Google plans to digitize more than a million public-domain books in the Bavarian State Library, according to a Tuesday blog posting of Jens Redmer, head of Google Book Search in Europe, the Middle East and Africa.
The effort, which is set to include works by The Brothers Grimm, Goethe and Schiller, is part of Google's Library Project of scanning, indexing and making available for viewing over the Internet entire libraries of books. In addition to the German-language books, the Bavarian State Library has out-of-copyright works in French, Spanish, Latin, Italian and English.
Other libraries participating in Google's book-scanning project: Oxford University, University Complutense of Madrid, the Library of Barcelona, Harvard University, Stanford University, University of Michigan, the New York Public Library, University of Virginia, University of Wisconsin at Madison, Princeton University, University of California and the University of Texas at Austin. Google also is working on a pilot project with the Library of Congress.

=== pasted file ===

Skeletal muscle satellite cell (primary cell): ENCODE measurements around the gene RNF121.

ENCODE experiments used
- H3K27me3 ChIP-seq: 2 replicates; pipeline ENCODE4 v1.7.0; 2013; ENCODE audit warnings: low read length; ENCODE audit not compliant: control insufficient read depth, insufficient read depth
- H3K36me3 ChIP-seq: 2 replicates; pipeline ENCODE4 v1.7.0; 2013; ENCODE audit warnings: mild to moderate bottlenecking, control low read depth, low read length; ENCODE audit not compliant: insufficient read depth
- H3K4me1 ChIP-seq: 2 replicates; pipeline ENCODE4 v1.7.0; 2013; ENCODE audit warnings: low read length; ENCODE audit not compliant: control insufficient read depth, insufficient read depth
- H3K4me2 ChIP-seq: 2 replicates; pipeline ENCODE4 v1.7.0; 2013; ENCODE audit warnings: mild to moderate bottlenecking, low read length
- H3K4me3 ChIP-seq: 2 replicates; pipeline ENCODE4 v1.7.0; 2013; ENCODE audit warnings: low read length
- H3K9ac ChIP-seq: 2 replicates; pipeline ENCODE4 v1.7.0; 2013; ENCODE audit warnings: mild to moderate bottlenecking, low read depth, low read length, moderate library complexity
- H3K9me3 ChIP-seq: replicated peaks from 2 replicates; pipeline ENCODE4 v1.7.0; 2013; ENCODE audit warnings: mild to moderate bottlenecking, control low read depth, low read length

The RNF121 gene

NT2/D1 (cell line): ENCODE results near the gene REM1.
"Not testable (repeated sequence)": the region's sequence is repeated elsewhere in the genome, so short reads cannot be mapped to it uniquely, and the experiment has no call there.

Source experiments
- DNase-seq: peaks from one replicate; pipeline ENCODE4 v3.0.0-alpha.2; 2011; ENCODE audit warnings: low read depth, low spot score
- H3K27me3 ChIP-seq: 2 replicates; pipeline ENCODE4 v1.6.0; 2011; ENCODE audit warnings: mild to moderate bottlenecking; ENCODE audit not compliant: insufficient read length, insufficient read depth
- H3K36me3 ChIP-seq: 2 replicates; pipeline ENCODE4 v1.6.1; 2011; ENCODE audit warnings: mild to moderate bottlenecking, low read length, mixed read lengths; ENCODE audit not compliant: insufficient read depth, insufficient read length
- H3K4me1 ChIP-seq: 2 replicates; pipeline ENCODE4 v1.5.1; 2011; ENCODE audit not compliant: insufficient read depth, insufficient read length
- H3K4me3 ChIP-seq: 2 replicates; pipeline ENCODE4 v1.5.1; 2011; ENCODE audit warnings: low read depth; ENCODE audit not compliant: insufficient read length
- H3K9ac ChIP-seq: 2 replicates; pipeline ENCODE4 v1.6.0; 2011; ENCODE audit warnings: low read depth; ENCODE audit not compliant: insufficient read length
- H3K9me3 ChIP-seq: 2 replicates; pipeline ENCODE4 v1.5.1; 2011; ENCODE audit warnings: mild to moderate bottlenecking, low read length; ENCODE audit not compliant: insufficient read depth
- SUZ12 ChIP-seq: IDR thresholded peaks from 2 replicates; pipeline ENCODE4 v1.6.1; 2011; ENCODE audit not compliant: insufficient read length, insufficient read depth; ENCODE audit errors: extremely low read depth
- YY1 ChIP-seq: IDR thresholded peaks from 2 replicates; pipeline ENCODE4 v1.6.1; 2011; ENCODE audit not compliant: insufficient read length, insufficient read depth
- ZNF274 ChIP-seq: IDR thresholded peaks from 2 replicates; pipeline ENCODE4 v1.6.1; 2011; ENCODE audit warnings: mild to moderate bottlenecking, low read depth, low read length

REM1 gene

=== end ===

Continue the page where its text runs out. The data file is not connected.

As part of the its Book Search Library Project, Google is also scanning and indexing books that are not in the public domain. As a result, the company has been sued by U.S. publishers and authors and by French book publishers claiming that Google is violating those books' copyright protection.
Google's defense is that its practice is covered by "fair use" because it allows only small excerpts of copyrighted material to be viewed without permission of the copyright holder or publisher.